And that number could be an undercount. According to the National Association of Veteran-Serving Organizations (NAVSO), there are more than 40,000 veteran non-profits listed as tax-exempt organizations with the Internal Revenue Service.
That number is down from a high of 48,000 veterans non-profits in 2008, possibly due to the consolidation of groups and a drop-off in donations to veterans causes following a surge after the 9/11 terror attacks, said NAVSO Chief Executive Officer Phil Ford. "Our country quickly forgot about 9/11," he said.
Many of the 38,000 non-profits appear to be veterans organizations in name only.
"We limited our analysis to nonprofit organizations reporting at least $1 in revenue, resulting in a dataset of just under 7,000 organizations," the report says.
Emma Moore, one of the three authors of the CNAS report, said the findings should not be seen as suggesting a decline in influence or impact for the pre-9/11 organizations, which "absolutely" perform vital services in claims processing and benefits that other groups tend to ignore.
"It doesn't at all mean the legacy organizations are going to be surpassed," she said, but the report does point to areas where they will have to "rise to the challenge."
The report itself notes that the newer organizations "tend not to deliver social services such as benefits counseling, employment assistance, or crisis intervention at the local level, services that demand pre-9/11 organizations employ more staff and use more real estate."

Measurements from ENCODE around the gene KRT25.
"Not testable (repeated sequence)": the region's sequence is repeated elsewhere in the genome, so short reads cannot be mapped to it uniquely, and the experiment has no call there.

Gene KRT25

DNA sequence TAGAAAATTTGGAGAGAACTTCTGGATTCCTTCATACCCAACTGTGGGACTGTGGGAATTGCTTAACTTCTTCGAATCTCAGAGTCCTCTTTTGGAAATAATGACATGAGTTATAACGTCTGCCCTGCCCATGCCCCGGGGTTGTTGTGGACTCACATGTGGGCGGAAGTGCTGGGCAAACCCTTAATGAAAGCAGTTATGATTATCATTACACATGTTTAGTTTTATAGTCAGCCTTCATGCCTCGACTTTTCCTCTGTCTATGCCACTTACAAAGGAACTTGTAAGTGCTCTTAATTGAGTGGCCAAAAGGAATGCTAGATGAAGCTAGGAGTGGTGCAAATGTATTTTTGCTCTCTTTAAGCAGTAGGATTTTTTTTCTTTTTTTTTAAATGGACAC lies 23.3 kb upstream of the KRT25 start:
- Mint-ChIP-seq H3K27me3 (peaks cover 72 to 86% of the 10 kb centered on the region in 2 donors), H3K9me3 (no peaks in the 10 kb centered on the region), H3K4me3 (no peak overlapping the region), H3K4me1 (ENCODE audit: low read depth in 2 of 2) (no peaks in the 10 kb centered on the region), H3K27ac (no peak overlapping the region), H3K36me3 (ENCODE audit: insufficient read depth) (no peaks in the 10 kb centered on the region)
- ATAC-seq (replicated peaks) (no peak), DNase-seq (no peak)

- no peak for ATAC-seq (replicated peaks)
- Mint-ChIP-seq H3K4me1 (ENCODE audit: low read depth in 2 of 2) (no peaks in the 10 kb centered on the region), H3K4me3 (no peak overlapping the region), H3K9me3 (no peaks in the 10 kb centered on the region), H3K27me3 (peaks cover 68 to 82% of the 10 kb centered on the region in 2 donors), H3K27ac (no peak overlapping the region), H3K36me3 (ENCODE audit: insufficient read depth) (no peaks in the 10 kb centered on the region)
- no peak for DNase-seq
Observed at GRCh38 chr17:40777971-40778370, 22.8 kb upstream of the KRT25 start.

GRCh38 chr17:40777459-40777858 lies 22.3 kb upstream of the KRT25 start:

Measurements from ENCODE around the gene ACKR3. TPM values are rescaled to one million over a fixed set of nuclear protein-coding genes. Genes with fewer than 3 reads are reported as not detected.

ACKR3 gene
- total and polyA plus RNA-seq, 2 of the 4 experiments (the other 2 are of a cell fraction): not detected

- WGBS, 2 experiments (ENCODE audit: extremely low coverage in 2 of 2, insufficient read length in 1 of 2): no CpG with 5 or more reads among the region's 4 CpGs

The CNAS summary of the report also stressed that the findings do not assess the value or "programmatic impact" of any particular veterans organization but rather offer "an initial financial analysis and a framework with which to identify business trends within the veteran-serving nonprofit space."
Older Organizations Stress Role
"We have been adapting for 118 years" to new generations of veterans from World War I through World War II, Korea, Vietnam, Desert Storm, and the nation's current conflicts, said Debra Anderson, the Quartermaster General, or chief financial officer, for the VFW in Kansas City.
"The [CNAS] report provides some interesting comparisons and analysis," she said, but "they admit upfront that it is based purely on numbers from the tax returns, and they have not looked at programs or services."
"We're not just a fundraising organization," Anderson said. She referred to the recent report by the Department of Veterans Affairs showing that VFW service officers helped recover $8.3 billion in VA disability compensation and pension benefits for more than 500,000 veterans in the past year.
John Raughter, who handles media relations for the American Legion, pointed out that the decline of legacy veterans organizations has been predicted -- and greatly exaggerated -- in the past. He referred to a 1971 Wall Street Journal report that stated that the Legion then was desperately "trying to preserve itself" with a new generation of veterans.
The legacy organizations don't necessarily see themselves as being in competition with the post-9/11 groups, said Barry Jesinoski, chief financial officer for Disabled American Veterans.
"Some of them do excellent work, great things," he said, "and it's pretty common for startups to be growing faster than established entities, no matter what they are."
However, "We are not a pre-9/11 organization. DAV is an organization that serves veterans of every era, of all ages," he said. "On claims benefits assistance, we saw 45,000 transitioning service members last year alone. Most of these newer organizations don't, and won't, ever see that many people for any reason in a year's time."
-- Hope Hodge Seck contributed to this report.
-- Richard Sisk can be reached at firstname.lastname@example.org.